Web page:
He does what so many of us do when we’re in a bad place—he turns and points the finger at God. He feels like he’s already in the lowest place, and it’s like one wave after another just keeps hitting him. Do you know what he means?

He ends the Psalm by saying, “Darkness is my closest friend.” That was way before Simon and Garfunkel sang, “Hello darkness my old friend” (#IYKYK).

You may relate to Heman if you’ve ever felt alone, angry at God, or stuck in darkness.

5. Jeremiah
Jeremiah was another major prophet (chosen by God to proclaim truth and warn others). He had a lifelong battle with sadness and wrote an entire book of his sorrow called Lamentations.

In Lamentations 2:10 he says, “I have cried until the tears no longer come; my heart is broken.”

Jeremiah writes in the Bible that he’s cried so much that there’s nothing left to come out. Sound familiar?

You may relate to Jeremiah if you’ve ever thought, “I’ve cried so much that I ran out of tears…I feel so heartbroken.”

The Bible is not full of men and women who are immune or unaware of what it’s like to experience sorrow and pain. God included and made sure that these true stories were included in the Bible, partly so that you would know you’re not alone. Depression can come for anyone.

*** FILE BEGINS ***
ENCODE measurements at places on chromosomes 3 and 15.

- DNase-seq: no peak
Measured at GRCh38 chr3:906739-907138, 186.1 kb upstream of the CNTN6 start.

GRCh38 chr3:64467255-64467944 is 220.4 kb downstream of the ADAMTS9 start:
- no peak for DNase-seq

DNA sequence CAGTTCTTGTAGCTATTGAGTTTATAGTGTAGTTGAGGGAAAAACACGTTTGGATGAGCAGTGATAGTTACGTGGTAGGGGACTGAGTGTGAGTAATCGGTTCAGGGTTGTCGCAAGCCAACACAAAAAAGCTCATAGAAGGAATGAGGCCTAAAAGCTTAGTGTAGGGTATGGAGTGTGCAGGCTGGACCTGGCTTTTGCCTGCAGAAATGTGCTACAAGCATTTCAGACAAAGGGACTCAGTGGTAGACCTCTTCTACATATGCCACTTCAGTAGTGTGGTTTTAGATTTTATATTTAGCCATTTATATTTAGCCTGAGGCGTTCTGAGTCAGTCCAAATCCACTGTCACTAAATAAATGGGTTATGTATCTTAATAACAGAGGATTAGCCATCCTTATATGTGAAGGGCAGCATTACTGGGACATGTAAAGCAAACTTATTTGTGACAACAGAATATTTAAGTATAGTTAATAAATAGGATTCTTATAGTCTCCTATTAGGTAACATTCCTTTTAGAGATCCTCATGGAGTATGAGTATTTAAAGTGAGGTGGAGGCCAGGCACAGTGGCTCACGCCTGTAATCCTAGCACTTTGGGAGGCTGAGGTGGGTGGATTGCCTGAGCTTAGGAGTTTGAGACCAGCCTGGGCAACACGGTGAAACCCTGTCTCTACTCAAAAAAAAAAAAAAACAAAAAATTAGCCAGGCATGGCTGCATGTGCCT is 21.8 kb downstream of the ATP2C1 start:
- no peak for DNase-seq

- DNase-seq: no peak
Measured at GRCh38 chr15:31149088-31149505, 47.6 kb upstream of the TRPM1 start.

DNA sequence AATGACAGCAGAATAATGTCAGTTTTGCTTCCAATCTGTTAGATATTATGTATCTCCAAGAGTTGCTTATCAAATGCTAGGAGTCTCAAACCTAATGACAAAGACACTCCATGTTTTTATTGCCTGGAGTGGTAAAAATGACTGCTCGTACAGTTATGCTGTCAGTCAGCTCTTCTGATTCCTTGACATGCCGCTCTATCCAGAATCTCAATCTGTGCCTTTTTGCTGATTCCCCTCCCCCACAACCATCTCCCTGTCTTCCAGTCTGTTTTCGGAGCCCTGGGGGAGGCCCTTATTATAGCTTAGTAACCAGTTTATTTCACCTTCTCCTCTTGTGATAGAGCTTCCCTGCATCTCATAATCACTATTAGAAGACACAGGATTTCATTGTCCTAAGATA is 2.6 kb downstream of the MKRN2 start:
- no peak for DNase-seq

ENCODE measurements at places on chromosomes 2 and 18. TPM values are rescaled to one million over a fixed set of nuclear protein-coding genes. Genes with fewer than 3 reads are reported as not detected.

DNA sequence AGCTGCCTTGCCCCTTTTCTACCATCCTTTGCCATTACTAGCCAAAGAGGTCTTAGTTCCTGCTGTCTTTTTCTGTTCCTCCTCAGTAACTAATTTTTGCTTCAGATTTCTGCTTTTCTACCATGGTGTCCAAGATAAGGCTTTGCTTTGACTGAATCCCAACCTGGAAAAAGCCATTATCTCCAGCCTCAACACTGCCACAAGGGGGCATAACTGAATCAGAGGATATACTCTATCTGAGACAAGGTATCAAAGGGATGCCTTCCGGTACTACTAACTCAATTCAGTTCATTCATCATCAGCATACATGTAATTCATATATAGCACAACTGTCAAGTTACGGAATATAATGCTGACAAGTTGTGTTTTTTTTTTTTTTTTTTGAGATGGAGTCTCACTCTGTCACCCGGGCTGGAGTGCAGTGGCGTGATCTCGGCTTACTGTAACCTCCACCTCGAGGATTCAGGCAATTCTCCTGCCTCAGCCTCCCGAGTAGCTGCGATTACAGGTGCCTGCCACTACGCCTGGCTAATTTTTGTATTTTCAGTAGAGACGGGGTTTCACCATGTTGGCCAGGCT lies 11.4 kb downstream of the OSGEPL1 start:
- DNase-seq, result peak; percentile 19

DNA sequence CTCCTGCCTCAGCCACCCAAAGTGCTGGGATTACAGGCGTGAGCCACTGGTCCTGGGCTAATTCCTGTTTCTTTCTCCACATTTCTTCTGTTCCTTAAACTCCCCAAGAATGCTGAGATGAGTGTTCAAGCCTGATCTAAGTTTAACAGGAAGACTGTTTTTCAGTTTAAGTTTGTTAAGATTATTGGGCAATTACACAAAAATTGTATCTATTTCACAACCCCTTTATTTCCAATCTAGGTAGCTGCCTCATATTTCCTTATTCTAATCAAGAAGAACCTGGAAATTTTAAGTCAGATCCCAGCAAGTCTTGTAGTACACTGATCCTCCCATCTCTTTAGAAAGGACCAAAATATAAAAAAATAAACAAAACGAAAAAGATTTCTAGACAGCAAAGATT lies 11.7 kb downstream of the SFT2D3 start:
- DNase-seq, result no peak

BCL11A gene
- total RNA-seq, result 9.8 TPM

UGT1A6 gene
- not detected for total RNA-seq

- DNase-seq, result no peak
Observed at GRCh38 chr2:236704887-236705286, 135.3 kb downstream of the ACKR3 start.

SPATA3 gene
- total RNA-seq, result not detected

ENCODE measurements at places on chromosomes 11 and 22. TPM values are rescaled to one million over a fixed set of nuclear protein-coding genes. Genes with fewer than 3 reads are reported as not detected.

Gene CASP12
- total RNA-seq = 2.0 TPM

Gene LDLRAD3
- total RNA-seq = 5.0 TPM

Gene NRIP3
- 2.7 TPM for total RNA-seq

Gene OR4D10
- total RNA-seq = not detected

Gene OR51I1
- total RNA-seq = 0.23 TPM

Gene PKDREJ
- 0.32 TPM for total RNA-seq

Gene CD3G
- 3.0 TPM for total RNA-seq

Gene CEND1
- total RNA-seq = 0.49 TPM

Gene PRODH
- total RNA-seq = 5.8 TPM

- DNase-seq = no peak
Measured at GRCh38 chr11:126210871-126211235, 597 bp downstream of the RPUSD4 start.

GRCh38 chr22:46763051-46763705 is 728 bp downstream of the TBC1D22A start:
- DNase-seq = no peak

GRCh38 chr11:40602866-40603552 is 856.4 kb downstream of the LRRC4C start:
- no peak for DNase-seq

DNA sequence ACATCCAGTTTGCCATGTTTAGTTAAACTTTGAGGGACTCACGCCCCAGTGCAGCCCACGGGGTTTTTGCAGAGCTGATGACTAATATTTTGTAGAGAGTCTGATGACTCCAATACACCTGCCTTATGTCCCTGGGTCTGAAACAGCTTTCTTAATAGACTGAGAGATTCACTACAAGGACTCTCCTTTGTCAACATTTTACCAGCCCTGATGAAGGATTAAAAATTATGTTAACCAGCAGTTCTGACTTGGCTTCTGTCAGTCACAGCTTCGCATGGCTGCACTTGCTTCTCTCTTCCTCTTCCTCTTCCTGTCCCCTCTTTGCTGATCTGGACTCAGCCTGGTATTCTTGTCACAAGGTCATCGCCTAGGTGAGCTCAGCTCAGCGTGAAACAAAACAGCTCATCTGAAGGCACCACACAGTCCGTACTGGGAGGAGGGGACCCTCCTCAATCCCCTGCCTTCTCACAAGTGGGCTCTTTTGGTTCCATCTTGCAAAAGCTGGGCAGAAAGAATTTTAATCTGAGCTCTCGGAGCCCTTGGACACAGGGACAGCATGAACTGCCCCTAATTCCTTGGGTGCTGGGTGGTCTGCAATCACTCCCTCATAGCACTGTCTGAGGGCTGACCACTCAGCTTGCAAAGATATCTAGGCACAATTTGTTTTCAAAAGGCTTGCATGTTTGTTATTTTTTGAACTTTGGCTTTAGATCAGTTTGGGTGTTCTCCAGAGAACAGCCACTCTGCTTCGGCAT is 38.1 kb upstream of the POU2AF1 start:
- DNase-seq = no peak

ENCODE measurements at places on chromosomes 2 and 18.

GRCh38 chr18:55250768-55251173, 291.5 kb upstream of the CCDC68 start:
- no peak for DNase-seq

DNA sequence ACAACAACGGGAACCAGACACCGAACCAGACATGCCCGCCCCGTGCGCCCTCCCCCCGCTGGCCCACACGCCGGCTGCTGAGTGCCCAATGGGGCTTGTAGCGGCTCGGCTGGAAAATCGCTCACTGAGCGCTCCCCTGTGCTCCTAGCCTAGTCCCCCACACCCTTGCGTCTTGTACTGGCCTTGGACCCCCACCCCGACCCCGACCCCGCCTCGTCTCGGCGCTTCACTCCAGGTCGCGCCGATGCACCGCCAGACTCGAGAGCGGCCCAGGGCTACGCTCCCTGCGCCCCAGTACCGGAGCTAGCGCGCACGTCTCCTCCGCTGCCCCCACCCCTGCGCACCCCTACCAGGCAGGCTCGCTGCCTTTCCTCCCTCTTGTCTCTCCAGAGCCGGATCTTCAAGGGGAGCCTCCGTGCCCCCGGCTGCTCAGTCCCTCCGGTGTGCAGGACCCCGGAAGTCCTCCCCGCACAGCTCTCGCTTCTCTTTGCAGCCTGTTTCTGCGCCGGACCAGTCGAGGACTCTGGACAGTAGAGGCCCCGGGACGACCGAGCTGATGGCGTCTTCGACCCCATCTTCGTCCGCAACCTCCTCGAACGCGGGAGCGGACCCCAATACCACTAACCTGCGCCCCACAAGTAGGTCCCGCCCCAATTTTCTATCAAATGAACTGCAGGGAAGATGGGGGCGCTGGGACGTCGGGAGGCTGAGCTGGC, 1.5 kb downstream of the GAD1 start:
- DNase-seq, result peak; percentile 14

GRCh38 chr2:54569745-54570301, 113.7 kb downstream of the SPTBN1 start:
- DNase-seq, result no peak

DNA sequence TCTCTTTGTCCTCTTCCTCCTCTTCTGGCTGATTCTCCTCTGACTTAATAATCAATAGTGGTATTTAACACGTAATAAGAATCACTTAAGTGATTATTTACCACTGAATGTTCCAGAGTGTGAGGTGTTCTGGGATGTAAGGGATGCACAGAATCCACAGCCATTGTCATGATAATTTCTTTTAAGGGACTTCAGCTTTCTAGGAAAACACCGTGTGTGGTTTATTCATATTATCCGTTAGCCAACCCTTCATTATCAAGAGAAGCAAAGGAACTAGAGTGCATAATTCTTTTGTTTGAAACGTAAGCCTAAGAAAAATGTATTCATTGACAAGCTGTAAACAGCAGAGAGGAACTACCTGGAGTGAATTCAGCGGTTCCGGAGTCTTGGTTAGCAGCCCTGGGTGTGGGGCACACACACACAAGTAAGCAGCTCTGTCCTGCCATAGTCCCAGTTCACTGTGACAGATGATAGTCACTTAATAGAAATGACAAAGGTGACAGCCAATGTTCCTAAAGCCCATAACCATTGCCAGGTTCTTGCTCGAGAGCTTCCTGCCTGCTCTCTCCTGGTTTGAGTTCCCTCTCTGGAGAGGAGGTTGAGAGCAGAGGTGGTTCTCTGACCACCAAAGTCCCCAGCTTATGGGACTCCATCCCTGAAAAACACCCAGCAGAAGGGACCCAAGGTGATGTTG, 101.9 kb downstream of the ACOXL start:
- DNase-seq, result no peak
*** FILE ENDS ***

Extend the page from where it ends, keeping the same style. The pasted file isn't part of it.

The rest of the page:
God doesn’t want you to experience depression, but he also understands what you’re walking through. He is merciful, gracious, and empathizes with what you're going through (Hebrews 4:14-16). Even in depression, Jesus is your healer and hope in the darkness. Cry out to God in prayer when you’re feeling depressed and focus on the truth in his Word. He will work all things together for good. And one day, if you are a believer in Christ, he'll wipe every tear from your eyes in heaven.

Hold on to that hope. And keep fighting depression with the help of God's Spirit, his people, and his word. Your life has purpose.


For more, watch the Depression message in our Therapy series, or read our blog, Waging War Against Worry